Now, the ones that don't rank have a different reason than those on Living the Dream, and that is because the search volume for the target keywords are quite low to begin with.
We often rank first page for Beto's Pizza and second page for Primanti Brother's (two local institutions), but it is a small number of people searching for them overall, so obviously our conversion will be quite low versus the broader terms.
Could we change these to target something a bit more search friendly? Probably not. We knew going in that many of our posts on this site will have little to no Google traffic, and we're quite okay with that.
Why We Believe Social Triggers Google Rank
Just looking at this data, you could make an argument that there is no correlation between the two. Maybe our sites are optimized for SEO outside of this and some terms are ones we can rank for while others are not.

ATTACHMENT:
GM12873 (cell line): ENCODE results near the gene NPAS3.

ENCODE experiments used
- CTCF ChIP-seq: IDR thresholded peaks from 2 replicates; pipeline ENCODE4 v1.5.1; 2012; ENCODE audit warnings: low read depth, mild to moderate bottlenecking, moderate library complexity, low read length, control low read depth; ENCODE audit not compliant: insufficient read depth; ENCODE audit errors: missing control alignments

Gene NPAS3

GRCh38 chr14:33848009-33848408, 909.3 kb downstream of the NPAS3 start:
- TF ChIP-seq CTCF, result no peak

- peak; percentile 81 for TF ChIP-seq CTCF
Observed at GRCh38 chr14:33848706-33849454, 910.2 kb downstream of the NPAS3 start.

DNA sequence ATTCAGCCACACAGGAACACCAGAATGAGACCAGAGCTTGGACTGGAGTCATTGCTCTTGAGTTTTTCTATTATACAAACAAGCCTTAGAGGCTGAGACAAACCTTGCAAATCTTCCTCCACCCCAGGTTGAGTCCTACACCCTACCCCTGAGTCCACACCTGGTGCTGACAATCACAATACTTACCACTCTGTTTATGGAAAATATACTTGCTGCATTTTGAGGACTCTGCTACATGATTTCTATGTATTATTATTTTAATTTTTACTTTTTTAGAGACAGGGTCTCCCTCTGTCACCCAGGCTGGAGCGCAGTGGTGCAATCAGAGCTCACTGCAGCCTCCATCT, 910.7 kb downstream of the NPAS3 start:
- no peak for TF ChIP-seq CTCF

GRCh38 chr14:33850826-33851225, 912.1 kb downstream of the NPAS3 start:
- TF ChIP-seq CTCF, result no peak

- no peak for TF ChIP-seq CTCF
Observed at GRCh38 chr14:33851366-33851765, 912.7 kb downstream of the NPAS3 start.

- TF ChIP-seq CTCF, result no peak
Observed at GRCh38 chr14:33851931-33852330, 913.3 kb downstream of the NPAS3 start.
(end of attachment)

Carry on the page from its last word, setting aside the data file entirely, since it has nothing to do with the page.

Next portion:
From looking at the above data, there really is no indication that the social shares had any contributing factor. But one event really tipped us off to our current thinking that social share count matters as a ranking metric, and that is for our Pittsburgh Strip District guide.
We first shared this one on our Facebook page in January 2016 (the blog was about seven months old at the time). At the time we had roughly 5,000 fans and our site was receiving 20,000 page views a month. We were receiving very little, if any, Google traffic, so it is pretty safe to say that our SEO was not that great at that point in time purely because our site was so young.
That share went viral on Facebook.